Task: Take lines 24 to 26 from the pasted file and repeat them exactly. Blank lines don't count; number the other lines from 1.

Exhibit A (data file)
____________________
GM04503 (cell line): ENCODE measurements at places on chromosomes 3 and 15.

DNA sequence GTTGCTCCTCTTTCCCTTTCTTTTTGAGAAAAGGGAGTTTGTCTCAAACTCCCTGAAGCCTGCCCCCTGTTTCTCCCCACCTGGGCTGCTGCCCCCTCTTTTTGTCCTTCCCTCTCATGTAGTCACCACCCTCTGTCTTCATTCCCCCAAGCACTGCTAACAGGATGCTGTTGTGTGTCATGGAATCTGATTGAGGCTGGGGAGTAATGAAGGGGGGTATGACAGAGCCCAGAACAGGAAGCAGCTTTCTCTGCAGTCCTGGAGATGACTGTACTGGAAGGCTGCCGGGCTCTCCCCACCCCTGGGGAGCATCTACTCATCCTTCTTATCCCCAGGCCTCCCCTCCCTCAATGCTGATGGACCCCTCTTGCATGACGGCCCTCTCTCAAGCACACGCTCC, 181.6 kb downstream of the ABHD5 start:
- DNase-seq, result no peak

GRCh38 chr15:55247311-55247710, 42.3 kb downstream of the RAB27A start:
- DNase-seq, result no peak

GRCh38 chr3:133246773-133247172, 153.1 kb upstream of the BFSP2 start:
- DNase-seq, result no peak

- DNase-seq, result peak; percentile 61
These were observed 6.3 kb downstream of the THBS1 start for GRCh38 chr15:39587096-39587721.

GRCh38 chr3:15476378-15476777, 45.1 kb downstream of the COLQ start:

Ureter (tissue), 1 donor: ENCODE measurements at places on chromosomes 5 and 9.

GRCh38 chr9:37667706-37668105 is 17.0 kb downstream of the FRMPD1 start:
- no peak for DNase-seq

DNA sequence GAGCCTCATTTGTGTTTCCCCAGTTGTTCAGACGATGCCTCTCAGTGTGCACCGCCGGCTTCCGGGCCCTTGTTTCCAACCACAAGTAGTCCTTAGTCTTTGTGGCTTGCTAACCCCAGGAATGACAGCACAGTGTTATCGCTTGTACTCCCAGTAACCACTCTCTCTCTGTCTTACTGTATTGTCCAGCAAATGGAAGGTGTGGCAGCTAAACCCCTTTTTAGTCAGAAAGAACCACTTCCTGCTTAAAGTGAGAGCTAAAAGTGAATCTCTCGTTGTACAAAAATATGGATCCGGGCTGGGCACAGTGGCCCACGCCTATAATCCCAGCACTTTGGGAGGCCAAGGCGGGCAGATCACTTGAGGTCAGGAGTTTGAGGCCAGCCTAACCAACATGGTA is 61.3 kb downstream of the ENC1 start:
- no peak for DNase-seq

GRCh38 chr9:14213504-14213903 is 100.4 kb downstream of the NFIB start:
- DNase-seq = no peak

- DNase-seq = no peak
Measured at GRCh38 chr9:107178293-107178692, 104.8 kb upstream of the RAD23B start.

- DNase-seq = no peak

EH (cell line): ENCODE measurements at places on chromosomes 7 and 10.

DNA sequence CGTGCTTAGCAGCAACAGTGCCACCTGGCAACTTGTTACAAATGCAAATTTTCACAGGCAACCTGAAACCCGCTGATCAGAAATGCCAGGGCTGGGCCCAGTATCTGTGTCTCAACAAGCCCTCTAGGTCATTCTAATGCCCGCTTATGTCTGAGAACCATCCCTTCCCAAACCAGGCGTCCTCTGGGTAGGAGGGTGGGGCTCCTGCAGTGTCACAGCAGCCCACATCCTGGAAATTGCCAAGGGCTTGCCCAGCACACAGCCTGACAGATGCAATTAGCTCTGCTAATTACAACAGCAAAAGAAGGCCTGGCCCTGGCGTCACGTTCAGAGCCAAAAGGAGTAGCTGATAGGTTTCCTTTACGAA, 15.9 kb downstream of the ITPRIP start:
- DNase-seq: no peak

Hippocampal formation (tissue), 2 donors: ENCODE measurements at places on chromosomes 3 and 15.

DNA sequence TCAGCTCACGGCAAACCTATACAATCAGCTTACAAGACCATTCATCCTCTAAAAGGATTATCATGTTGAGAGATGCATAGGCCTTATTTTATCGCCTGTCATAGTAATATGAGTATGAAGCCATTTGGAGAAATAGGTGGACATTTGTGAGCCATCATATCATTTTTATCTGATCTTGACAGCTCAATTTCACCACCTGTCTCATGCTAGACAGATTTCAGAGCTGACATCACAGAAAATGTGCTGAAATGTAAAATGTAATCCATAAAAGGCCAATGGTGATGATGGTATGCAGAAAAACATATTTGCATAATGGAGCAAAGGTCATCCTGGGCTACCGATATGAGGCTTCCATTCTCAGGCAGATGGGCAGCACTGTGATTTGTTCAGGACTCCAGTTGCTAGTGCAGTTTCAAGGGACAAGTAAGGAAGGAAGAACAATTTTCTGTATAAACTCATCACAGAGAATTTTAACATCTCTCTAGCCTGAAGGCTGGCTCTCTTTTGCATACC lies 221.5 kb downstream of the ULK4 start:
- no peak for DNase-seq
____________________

Hippocampal formation (tissue), 2 donors: ENCODE measurements at places on chromosomes 3 and 15.

DNA sequence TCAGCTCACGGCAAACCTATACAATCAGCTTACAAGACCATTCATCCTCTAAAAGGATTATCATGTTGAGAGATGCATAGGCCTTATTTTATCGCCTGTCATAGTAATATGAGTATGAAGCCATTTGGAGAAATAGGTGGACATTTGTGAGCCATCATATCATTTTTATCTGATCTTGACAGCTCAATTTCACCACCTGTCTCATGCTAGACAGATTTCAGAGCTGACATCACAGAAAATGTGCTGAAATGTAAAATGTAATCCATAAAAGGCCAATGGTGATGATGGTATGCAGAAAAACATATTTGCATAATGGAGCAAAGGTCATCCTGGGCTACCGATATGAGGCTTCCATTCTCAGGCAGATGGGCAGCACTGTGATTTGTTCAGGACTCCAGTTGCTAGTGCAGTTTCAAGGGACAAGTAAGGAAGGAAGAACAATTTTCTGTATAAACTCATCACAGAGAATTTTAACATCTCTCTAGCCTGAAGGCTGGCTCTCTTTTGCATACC lies 221.5 kb downstream of the ULK4 start:
- no peak for DNase-seq